Entertainment/Nightlife District – Two significant draws to this area are the 9:30 Club and Town Danceboutique. This area is part of the bustling U Street Corridor district and boasts other smaller nightlife options, like Nellie’s and DC9. Additionally, this area has a vibrant restaurant district, including a notable hub of Ethiopian restaurants. The Howard Theatre will be another anchor to this area.


Anonymous said...

I think this is actually a fantastic way of looking at it. Great post!

Too bad this area doesn't have a BID or something to really promote it. The Convention Center authority couldn't care less, obviously.

Anonymous said...

Good idea and good way to think about things. As the thinking advances, I would suggest considering whether one particular district would ever "go dark"--i.e., you don't want the office district to be a no-man's land on the weekends or at night. Luckily, the overall area is small enough that the districts should melt together quite well.

Mr. Q said...

Good post Shaw Rez...would love to see this executed...

Somewhat unrelated note - did you make it to the CCCA meeting last night and if so, any news? Vacant property discussion?? I was unable to leave work on time...

Shaw Rez said...

Agreed, Anon re: the avoiding the going-dark effect. Mixing in and proximity to housing should help keep an area safe and alive even at an area's non-peak times, but it's definitely an important consideration.

Mr. Q - I did go but had to duck out early to do dinner with a visinting out of town friend. I left while Shiloh was making its presentation. Hopefully the CCCA will post the minutes soon. It was a very informative meeting. The CCCA's research into the vacant properties in its boundaries and the vacant property tax status generally is really insightful and helpful. I bet their report will also be online soon. I'm happy to link both when posted.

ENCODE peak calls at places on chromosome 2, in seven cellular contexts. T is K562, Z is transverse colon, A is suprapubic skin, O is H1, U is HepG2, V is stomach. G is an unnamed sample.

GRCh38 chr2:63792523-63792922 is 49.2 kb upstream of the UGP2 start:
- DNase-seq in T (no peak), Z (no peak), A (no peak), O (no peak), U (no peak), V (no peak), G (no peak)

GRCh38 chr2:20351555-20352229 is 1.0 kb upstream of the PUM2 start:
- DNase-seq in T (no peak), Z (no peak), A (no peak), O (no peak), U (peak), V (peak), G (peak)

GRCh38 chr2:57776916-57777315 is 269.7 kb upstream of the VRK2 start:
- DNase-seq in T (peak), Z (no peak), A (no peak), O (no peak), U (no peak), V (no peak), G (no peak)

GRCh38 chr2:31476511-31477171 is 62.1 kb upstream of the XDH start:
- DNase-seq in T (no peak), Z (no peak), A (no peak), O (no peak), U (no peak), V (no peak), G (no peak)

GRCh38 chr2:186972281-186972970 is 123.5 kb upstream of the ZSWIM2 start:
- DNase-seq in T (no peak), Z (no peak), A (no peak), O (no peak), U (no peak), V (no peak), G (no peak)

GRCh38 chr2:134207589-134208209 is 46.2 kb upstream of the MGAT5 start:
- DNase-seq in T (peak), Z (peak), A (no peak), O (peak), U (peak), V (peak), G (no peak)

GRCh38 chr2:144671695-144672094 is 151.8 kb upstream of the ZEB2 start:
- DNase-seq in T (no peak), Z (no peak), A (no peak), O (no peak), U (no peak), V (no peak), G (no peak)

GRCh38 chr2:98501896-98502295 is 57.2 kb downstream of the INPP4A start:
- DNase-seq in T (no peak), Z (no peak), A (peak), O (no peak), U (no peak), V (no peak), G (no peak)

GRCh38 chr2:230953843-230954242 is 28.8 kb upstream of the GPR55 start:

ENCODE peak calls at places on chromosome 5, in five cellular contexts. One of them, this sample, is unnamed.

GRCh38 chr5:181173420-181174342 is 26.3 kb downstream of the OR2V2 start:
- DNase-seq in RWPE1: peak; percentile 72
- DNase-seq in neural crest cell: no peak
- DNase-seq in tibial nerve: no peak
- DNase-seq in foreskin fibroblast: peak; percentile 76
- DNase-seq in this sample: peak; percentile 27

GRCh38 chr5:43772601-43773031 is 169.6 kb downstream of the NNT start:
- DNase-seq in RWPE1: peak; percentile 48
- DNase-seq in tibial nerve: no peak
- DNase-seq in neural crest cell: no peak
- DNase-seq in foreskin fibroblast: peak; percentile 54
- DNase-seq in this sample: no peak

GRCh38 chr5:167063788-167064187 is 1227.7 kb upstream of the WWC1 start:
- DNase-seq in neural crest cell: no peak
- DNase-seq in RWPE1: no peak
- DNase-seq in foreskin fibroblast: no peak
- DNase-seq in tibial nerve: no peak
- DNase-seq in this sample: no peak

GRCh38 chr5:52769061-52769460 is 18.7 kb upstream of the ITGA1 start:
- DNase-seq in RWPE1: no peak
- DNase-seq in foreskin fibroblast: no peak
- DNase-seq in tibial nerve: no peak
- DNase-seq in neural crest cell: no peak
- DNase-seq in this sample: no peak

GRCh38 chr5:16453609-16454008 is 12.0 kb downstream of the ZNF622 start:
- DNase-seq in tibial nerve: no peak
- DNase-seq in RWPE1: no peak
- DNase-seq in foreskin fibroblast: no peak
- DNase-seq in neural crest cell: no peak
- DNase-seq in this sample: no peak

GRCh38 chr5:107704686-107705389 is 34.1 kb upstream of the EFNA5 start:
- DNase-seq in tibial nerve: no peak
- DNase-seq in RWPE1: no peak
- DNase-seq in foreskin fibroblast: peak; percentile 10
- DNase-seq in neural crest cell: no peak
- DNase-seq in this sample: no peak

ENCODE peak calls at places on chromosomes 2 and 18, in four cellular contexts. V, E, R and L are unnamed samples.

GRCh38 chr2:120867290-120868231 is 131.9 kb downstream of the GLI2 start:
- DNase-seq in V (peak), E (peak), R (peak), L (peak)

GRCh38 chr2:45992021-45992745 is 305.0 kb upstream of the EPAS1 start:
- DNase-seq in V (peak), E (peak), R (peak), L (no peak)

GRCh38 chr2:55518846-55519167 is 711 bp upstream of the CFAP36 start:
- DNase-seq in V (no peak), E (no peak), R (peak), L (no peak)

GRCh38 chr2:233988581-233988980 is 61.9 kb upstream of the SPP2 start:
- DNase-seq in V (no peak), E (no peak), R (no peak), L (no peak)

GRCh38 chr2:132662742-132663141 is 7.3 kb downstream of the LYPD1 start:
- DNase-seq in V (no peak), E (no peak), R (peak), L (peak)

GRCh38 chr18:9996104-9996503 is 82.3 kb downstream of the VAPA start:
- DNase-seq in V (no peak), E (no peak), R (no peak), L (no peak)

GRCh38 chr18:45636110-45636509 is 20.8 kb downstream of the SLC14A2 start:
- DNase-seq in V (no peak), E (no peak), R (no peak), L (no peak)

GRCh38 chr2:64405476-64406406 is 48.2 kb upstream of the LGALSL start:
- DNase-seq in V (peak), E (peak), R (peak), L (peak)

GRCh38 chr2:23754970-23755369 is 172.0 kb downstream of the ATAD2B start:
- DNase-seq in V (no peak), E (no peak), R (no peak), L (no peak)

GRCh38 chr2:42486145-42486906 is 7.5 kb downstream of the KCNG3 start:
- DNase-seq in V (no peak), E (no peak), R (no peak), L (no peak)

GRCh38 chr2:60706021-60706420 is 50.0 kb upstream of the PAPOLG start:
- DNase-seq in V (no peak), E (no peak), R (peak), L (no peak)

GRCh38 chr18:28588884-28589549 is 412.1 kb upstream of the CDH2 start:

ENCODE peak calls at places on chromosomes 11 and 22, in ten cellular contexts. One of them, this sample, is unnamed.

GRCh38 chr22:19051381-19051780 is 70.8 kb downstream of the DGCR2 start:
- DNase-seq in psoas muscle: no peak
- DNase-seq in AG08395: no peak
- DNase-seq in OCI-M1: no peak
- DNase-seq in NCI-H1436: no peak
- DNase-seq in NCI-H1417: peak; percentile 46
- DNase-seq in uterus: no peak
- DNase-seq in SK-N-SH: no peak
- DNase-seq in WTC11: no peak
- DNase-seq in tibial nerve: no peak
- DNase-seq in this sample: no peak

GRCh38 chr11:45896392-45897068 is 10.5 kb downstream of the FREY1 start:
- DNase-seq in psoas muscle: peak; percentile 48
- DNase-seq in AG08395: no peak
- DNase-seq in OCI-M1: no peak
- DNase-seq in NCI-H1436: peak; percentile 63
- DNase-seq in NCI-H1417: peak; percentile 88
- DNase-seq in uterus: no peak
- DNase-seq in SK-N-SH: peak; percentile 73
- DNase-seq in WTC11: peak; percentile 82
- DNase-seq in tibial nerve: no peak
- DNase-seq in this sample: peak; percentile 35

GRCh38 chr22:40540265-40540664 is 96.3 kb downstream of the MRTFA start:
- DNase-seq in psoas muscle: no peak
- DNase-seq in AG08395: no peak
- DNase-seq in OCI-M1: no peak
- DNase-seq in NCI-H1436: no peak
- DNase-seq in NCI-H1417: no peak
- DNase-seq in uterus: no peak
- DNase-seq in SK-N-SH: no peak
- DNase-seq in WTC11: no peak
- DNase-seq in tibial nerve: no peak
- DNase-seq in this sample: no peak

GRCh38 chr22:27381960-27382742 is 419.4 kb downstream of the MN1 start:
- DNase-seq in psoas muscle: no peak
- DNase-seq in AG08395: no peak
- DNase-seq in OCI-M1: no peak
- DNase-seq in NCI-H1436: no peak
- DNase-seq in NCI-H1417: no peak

Uncle Jessie said...

Yeah, great post. Shaw Main Streets should be paying you for your thinking on this stuff.

One thing you might consider overlaying, is the use of mass transit as a core around which growth and development takes place - in addition to the 9th and 7th street corridors. I don't understand why as a community we aren't doing more to make the Shaw/Howard and Convention Center metro stops a center of activity and growth.

If you look at successful growth in other urban communities, it happens up and down major corridors yes, but typically it is densest at mass transit hubs. Space is also most diverse in terms of usage types, and fully utilized there as well.

I don't think that Shaw can succeed in growing into an urban destination that is capable of sustaining the kind of economic activity and amenities most of us want, without focusing growth on top of and next to mass transit.

Shaw Rez said...

Uncle J - I totally agree re: the mass transit emphasis. I almost included an overlay in this post and will definitely include it in follow-up discussions.

Shaw is incredibly fortunate to be served by several metro stations -- again, many locales salivate over such transportation linkage. These stations are not nearly as utilized as they could be with denser development (especially the Shaw Howard station, referenced in last week's discussion of Lincoln Westmoreland II).

8thQ said...

It is interesting to see that every district has at least one major project ready to start. Each one on its own would be a major catalyst to the neighborhood, particularly O Street Market and Radio One. I truly feel if one of those were to get off the ground a lot of smaller developments/developers would be more comfortable in developing in our neighborhood. I have been here over 5 years and can't wait for these additional assets to our community.

MS said...

Are there any updates available on any of these projects? I haven't heard anything on RadioOne or O St Market is several months.